In "The Pilgrim's Progress," what are the arrows that Beelzebub sends?

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Christian nears the Wicket Gate via the path on which Evangelist sent him after he was diverted by Mr. Worldly Wiseman and Mr. Legality into seeking deliverance without traveling through the Wicket Gate, and Evangelist has assured him that Christian will be welcomed there. As he is about to step through the gate, he is suddenly grabbed and quickly pulled through by a character named Good-will. He is told that near the gate,

A strong castle has been built and its captain is named Beelzebub. From there, both he and his army shoot arrows at those who seek entrance at the Gate, endeavoring to slay pilgrims before they pass through.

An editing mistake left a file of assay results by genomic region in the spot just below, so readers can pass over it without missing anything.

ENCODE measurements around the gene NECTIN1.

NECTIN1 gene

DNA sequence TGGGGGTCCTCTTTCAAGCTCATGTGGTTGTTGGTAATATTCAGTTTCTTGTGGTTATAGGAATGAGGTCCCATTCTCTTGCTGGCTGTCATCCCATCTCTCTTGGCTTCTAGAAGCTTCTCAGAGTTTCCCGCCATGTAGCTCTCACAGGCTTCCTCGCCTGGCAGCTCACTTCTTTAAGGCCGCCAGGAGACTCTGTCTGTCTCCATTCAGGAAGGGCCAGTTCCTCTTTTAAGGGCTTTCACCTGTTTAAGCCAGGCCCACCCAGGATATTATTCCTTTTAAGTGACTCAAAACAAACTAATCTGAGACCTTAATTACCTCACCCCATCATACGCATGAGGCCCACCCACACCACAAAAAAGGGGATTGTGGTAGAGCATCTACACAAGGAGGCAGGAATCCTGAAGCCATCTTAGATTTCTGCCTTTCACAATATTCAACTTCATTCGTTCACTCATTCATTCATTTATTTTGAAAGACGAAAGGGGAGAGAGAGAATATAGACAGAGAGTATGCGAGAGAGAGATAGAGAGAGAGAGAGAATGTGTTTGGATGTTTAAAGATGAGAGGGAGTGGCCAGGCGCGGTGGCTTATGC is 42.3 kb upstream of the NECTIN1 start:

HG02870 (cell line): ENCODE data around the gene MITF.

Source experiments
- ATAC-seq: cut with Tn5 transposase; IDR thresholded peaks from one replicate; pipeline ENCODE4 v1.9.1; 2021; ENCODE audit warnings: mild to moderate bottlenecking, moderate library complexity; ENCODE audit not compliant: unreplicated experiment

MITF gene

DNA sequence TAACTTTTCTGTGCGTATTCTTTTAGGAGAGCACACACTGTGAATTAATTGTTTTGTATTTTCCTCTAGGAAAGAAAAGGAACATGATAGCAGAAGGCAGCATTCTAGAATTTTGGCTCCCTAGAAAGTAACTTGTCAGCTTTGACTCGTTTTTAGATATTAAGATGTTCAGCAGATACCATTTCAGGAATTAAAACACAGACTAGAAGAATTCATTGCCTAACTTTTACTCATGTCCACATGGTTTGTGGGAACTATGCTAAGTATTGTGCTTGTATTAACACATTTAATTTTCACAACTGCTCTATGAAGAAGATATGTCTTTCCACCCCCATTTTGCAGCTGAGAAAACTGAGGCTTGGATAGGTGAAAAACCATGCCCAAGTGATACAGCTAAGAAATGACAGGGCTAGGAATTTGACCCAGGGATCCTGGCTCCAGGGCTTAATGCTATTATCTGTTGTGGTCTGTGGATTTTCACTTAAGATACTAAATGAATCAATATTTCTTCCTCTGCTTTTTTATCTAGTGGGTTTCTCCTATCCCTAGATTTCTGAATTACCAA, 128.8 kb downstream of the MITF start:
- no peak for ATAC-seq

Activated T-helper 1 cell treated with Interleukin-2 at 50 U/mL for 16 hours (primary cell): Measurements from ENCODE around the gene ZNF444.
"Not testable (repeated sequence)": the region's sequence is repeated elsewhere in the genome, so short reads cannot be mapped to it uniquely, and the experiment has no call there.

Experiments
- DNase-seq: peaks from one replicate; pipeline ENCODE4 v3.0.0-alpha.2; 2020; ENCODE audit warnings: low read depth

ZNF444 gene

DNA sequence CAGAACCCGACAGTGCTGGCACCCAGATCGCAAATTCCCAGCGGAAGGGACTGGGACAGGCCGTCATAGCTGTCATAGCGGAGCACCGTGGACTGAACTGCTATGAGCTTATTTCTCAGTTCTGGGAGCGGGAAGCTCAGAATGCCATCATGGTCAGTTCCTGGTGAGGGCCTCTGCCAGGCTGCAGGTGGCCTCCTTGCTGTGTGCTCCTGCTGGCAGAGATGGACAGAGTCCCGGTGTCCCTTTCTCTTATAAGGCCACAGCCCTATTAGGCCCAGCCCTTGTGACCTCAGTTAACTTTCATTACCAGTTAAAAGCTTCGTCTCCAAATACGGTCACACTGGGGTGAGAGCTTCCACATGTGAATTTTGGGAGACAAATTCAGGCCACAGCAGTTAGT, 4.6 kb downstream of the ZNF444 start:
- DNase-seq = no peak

Beelzebub is Satan himself, and he tries to keep Christians from entering the Wicket Gate, a necessary step on the way to God. Therefore, it stands to reason that the arrows he shoots are symbolic of temptations to sin, which the Devil might present us in order to keep us from Jesus Christ. After all, Good-will is later revealed to be Christ himself.

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Beelzebub has been appointed to shoot arrows at all travelers attempting to enter the Wicket Gate, which is a representation of the narrow path that one must take to reach salvation through belief in Jesus Christ.  Although tempted to take the Legal route to salvation by visiting Legality, which was recommended by Mr. Worldly Wiseman, Christian eventually makes his way back to the entrance to the Wicket Gate, knowing that this is the only way to salvation, thanks to the wise words of Evangelist.

The arrows being shot by Beelzebub ("Lord of the Flies") are symbolic of the sins that stand in our way as we, according to John Bunyan, make our way to the Wicket Gate, the narrow path to salvation. Beelzebub is constantly putting conflicts and temptations in our path, but we must, like Christian, stay on the narrow path to defeat Satan.

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